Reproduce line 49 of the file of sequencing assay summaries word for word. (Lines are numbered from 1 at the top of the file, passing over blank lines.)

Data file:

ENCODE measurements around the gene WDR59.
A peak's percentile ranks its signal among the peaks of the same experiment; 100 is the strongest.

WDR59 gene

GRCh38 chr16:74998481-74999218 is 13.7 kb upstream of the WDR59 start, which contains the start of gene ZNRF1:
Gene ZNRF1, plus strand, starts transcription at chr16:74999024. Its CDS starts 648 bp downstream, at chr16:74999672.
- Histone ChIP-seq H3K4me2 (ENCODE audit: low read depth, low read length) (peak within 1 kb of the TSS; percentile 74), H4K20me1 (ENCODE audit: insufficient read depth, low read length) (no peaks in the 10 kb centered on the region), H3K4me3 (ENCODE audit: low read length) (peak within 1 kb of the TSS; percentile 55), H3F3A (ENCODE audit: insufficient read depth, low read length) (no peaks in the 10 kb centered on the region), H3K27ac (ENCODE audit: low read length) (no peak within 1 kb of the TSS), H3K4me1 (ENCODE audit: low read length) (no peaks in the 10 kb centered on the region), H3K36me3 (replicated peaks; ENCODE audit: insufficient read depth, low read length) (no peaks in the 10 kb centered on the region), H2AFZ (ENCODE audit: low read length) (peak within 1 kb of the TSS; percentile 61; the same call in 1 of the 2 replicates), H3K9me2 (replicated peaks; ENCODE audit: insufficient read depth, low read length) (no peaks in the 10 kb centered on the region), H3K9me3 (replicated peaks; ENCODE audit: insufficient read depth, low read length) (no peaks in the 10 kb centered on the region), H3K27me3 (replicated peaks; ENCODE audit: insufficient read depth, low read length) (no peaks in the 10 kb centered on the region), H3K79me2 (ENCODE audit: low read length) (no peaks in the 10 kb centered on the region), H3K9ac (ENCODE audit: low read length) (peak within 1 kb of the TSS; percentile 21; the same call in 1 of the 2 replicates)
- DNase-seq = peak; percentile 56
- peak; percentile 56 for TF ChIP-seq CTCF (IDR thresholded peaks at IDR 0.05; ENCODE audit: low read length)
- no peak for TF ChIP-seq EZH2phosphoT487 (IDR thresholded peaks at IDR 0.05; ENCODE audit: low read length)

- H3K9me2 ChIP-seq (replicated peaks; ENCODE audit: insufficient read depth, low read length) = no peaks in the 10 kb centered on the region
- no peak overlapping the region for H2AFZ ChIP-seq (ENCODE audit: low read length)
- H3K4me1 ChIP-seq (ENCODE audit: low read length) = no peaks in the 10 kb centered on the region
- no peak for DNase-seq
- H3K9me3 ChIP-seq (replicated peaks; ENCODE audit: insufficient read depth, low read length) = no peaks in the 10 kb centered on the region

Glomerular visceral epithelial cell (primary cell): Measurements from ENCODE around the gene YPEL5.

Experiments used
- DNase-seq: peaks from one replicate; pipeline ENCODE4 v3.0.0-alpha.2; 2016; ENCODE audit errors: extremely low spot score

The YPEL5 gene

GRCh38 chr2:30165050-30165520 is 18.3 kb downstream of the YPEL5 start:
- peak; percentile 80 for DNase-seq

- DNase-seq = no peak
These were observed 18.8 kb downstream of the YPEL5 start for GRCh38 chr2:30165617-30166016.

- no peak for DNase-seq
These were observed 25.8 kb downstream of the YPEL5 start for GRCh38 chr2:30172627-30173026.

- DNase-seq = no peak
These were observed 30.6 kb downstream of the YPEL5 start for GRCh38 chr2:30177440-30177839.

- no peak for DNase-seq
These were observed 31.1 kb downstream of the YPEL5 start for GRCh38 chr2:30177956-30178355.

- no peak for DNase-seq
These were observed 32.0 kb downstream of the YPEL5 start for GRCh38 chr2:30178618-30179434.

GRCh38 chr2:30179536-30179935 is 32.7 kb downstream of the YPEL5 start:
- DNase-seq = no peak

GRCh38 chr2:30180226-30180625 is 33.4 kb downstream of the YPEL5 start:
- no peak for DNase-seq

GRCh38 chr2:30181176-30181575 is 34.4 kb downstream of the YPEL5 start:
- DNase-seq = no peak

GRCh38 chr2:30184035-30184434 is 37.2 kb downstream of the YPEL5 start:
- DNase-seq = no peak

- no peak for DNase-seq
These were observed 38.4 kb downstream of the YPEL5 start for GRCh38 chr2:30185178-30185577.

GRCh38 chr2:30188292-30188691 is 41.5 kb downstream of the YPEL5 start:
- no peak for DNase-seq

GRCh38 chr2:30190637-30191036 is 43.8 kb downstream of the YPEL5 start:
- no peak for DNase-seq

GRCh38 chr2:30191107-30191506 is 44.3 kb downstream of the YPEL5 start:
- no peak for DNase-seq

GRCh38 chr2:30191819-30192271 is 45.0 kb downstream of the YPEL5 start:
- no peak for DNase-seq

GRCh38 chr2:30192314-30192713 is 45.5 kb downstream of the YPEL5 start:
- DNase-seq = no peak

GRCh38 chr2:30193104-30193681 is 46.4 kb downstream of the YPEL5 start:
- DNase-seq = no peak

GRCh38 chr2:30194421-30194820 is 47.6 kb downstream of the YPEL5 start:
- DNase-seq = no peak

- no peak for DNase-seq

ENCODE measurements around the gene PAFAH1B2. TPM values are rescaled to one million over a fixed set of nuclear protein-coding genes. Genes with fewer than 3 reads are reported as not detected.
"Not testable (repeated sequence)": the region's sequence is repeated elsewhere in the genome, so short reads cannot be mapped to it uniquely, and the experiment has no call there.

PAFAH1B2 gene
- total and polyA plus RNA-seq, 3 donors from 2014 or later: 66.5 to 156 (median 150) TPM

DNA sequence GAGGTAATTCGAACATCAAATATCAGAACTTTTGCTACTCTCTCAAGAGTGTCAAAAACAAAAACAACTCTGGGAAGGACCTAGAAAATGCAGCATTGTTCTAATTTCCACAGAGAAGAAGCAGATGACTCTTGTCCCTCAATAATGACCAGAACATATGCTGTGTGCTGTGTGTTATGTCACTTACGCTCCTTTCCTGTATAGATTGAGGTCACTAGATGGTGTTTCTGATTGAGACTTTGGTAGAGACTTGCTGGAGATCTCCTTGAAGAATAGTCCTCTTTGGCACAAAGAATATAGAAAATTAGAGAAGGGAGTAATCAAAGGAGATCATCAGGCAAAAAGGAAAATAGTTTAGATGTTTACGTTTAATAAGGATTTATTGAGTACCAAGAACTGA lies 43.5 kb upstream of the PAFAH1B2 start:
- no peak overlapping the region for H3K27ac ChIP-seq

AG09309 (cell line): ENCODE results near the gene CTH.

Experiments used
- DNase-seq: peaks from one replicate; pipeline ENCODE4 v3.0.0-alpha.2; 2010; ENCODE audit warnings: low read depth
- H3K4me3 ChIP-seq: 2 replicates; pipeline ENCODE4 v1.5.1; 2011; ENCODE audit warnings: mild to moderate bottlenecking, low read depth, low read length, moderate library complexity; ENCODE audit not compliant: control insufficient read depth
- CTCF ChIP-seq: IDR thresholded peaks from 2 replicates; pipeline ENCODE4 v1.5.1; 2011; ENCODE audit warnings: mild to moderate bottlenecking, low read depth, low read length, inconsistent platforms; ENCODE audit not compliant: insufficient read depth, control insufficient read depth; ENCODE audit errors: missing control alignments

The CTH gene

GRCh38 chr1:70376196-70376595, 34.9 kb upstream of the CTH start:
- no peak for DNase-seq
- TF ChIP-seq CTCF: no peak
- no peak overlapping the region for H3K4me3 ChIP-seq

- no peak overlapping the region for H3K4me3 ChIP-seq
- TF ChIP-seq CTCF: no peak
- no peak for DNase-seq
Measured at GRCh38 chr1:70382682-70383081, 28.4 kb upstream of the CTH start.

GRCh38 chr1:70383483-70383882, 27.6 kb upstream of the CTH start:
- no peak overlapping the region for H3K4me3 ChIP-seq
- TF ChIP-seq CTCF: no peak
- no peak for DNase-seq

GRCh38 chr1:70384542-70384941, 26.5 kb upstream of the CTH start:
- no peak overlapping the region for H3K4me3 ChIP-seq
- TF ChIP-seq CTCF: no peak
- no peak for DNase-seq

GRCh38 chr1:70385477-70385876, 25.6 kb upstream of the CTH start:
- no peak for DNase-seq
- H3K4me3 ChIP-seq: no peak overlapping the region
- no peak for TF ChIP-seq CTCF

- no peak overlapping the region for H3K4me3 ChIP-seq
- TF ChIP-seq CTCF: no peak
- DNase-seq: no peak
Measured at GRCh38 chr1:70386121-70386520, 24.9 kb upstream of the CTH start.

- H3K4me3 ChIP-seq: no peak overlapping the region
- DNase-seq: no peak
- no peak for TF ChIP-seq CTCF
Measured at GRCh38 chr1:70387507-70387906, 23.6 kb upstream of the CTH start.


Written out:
GRCh38 chr2:30192314-30192713 is 45.5 kb downstream of the YPEL5 start: